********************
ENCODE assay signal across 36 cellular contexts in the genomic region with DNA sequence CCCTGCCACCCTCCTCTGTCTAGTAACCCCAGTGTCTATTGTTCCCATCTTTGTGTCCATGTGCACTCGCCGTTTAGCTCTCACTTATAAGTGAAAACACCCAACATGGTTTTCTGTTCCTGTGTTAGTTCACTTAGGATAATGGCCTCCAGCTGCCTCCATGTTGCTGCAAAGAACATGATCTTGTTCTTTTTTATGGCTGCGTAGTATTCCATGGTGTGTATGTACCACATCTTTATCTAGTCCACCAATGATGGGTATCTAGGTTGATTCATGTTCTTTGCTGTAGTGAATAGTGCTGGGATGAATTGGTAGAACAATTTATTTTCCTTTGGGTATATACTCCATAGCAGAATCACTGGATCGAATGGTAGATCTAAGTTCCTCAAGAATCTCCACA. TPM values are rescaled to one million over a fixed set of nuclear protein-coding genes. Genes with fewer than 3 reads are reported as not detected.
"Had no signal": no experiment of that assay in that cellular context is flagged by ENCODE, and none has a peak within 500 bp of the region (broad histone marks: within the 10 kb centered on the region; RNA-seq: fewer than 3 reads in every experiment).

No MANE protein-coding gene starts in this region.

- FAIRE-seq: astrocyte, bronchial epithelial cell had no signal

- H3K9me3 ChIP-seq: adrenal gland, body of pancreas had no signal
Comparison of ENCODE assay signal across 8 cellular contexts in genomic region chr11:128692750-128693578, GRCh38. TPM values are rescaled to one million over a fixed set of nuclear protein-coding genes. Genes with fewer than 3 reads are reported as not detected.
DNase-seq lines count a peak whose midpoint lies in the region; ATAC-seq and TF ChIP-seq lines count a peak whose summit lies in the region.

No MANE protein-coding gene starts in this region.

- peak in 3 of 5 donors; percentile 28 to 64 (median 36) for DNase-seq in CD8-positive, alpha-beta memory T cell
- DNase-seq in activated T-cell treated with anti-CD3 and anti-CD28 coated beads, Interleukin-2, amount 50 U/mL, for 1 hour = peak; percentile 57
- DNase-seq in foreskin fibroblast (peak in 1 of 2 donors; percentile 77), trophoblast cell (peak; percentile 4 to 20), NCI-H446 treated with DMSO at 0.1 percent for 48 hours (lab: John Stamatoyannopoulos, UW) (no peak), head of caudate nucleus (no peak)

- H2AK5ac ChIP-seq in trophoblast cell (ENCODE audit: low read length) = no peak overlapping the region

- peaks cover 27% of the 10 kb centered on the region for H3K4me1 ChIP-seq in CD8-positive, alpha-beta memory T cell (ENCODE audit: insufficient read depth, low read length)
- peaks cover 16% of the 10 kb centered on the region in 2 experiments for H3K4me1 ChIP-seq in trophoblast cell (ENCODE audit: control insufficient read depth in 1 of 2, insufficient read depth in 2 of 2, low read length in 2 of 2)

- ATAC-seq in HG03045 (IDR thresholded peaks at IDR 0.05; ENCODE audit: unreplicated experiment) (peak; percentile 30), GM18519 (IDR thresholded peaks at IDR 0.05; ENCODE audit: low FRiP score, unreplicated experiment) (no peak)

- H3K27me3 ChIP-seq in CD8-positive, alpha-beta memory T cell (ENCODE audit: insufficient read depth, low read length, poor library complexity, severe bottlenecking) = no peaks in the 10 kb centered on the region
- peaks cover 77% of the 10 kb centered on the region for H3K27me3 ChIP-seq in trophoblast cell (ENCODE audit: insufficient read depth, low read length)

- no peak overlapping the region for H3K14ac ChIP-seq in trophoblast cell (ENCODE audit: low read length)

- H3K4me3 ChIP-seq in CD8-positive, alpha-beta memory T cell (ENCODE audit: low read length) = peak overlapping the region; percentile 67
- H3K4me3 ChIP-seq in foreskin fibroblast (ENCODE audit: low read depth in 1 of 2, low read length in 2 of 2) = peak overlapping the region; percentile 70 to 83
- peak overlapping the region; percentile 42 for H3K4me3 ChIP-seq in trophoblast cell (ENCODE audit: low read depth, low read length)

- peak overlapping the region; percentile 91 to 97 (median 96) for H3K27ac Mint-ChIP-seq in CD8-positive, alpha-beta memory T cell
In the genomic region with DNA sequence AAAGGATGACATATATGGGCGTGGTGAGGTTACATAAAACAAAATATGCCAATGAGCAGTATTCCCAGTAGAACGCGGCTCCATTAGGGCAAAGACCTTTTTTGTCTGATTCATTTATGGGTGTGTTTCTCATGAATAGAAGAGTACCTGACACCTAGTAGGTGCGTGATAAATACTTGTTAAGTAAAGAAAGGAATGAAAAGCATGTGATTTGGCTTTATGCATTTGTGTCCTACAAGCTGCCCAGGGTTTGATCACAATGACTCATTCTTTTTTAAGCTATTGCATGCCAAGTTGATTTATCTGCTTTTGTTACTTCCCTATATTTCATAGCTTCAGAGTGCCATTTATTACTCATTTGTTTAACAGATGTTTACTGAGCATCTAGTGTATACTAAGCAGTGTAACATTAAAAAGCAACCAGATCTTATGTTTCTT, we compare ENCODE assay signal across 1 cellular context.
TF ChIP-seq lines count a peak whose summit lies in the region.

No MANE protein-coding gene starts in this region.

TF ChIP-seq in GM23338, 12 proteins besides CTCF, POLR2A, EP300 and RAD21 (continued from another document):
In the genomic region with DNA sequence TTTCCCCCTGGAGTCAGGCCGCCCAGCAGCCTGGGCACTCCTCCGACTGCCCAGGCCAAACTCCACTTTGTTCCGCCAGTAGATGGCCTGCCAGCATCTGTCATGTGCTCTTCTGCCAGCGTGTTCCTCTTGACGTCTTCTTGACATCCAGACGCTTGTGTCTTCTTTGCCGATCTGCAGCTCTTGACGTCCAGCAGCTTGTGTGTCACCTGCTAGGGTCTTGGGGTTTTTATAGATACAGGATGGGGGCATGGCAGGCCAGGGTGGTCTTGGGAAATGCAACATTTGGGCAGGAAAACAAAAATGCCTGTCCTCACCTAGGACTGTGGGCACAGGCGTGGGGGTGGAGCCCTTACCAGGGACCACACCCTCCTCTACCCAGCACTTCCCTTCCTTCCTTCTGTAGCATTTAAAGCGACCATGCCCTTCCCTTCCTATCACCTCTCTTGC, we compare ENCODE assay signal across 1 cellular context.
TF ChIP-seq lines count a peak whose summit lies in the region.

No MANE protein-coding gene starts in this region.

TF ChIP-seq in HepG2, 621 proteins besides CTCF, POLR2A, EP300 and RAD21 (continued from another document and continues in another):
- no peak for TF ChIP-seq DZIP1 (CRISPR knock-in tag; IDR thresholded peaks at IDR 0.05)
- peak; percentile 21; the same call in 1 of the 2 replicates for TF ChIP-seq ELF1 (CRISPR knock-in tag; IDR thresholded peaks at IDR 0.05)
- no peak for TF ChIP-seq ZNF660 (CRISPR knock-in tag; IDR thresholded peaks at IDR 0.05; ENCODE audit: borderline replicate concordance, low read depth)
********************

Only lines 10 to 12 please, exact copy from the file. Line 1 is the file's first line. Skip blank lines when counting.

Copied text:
- DNase-seq in activated T-cell treated with anti-CD3 and anti-CD28 coated beads, Interleukin-2, amount 50 U/mL, for 1 hour = peak; percentile 57
- DNase-seq in foreskin fibroblast (peak in 1 of 2 donors; percentile 77), trophoblast cell (peak; percentile 4 to 20), NCI-H446 treated with DMSO at 0.1 percent for 48 hours (lab: John Stamatoyannopoulos, UW) (no peak), head of caudate nucleus (no peak)

- H2AK5ac ChIP-seq in trophoblast cell (ENCODE audit: low read length) = no peak overlapping the region